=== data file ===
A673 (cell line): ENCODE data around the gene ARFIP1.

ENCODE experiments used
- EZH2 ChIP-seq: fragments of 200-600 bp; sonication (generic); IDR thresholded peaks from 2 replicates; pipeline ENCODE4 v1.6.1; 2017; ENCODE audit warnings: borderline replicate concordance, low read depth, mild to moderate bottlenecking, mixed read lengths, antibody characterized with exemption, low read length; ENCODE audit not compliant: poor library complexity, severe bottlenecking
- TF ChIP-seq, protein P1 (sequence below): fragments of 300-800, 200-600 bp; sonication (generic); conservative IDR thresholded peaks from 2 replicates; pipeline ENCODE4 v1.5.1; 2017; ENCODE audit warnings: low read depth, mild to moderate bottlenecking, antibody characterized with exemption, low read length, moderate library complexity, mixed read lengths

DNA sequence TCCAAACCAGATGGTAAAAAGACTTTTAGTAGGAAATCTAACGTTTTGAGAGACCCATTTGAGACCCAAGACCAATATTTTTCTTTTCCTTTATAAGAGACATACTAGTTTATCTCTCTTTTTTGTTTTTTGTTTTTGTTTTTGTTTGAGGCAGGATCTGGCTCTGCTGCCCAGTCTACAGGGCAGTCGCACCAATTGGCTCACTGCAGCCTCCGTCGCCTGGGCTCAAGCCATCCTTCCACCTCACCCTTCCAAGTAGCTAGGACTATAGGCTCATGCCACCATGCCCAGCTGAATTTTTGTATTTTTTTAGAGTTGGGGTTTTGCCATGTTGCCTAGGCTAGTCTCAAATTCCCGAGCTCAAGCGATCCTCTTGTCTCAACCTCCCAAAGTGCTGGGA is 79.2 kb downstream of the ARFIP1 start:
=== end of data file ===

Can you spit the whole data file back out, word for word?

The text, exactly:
A673 (cell line): ENCODE data around the gene ARFIP1.

ENCODE experiments used
- EZH2 ChIP-seq: fragments of 200-600 bp; sonication (generic); IDR thresholded peaks from 2 replicates; pipeline ENCODE4 v1.6.1; 2017; ENCODE audit warnings: borderline replicate concordance, low read depth, mild to moderate bottlenecking, mixed read lengths, antibody characterized with exemption, low read length; ENCODE audit not compliant: poor library complexity, severe bottlenecking
- TF ChIP-seq, protein P1 (sequence below): fragments of 300-800, 200-600 bp; sonication (generic); conservative IDR thresholded peaks from 2 replicates; pipeline ENCODE4 v1.5.1; 2017; ENCODE audit warnings: low read depth, mild to moderate bottlenecking, antibody characterized with exemption, low read length, moderate library complexity, mixed read lengths

DNA sequence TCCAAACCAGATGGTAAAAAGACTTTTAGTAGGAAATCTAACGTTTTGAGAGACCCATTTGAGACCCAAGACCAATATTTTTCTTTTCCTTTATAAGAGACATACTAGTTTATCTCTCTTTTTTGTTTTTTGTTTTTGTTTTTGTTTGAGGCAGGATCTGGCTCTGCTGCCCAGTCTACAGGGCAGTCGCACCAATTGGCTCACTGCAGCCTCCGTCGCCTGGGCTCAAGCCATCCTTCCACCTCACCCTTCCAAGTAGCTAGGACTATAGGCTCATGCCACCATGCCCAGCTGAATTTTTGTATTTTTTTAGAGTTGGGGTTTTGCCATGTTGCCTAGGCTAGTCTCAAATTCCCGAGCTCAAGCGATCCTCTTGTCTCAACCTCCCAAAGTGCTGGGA is 79.2 kb downstream of the ARFIP1 start: